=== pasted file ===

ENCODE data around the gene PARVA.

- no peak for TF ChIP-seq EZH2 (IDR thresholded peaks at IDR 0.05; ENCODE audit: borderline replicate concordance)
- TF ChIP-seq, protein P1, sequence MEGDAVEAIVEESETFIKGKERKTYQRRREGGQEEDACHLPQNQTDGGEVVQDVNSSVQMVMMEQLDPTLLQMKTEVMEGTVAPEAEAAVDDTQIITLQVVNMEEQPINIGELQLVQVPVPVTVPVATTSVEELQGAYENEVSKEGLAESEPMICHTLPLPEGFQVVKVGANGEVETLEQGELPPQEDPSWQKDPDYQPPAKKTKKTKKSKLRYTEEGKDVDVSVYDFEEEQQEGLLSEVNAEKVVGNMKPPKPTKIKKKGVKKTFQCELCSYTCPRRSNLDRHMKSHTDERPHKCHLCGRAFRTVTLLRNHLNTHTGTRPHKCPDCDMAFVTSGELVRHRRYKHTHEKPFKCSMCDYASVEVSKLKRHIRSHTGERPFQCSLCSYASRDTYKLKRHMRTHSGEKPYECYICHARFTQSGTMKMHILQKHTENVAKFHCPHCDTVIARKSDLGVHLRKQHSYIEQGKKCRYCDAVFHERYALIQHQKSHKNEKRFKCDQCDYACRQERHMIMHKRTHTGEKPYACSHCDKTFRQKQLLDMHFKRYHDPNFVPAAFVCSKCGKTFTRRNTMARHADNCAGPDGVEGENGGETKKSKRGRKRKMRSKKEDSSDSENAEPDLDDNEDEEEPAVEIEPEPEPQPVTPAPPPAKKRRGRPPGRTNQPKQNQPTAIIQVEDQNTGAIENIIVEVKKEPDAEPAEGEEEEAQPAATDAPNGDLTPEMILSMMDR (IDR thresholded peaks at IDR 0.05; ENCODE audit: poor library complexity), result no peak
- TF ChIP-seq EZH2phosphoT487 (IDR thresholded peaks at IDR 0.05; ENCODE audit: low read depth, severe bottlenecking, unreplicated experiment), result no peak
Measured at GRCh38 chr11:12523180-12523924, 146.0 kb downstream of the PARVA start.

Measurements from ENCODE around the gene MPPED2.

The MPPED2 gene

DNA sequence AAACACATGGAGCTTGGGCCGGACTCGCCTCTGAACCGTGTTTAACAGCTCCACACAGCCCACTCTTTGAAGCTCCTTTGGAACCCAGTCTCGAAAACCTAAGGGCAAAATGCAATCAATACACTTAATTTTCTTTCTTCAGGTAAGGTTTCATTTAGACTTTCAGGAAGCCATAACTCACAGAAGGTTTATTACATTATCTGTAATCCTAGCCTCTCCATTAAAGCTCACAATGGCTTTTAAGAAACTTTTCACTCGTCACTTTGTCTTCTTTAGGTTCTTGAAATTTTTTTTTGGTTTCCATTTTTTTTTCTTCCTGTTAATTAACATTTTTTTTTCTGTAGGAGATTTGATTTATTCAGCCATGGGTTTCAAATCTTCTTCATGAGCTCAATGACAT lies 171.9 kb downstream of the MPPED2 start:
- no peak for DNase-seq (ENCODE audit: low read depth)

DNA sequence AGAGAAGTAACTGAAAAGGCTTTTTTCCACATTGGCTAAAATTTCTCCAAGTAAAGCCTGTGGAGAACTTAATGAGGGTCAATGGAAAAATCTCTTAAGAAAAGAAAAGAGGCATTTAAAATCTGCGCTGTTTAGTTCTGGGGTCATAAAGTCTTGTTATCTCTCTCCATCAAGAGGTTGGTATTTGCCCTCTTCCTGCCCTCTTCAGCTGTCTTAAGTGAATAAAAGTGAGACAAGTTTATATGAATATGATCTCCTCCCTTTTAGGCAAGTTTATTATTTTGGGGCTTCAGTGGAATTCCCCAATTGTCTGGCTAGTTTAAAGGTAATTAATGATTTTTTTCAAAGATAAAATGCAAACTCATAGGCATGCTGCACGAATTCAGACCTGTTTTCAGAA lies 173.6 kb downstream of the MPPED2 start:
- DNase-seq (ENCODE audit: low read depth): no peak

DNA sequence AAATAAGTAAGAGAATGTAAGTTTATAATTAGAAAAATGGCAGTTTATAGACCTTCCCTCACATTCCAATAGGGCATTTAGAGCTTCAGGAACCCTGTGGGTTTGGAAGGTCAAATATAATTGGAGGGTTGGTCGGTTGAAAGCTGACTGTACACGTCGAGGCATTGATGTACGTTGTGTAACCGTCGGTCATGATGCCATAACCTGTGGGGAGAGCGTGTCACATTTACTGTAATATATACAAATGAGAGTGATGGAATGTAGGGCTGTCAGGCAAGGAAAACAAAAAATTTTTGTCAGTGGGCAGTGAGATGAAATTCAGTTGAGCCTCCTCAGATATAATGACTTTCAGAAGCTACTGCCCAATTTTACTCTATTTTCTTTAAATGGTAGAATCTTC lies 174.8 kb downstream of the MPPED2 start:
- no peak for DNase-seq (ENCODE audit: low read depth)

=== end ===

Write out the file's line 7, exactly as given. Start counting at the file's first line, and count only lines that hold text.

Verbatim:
The MPPED2 gene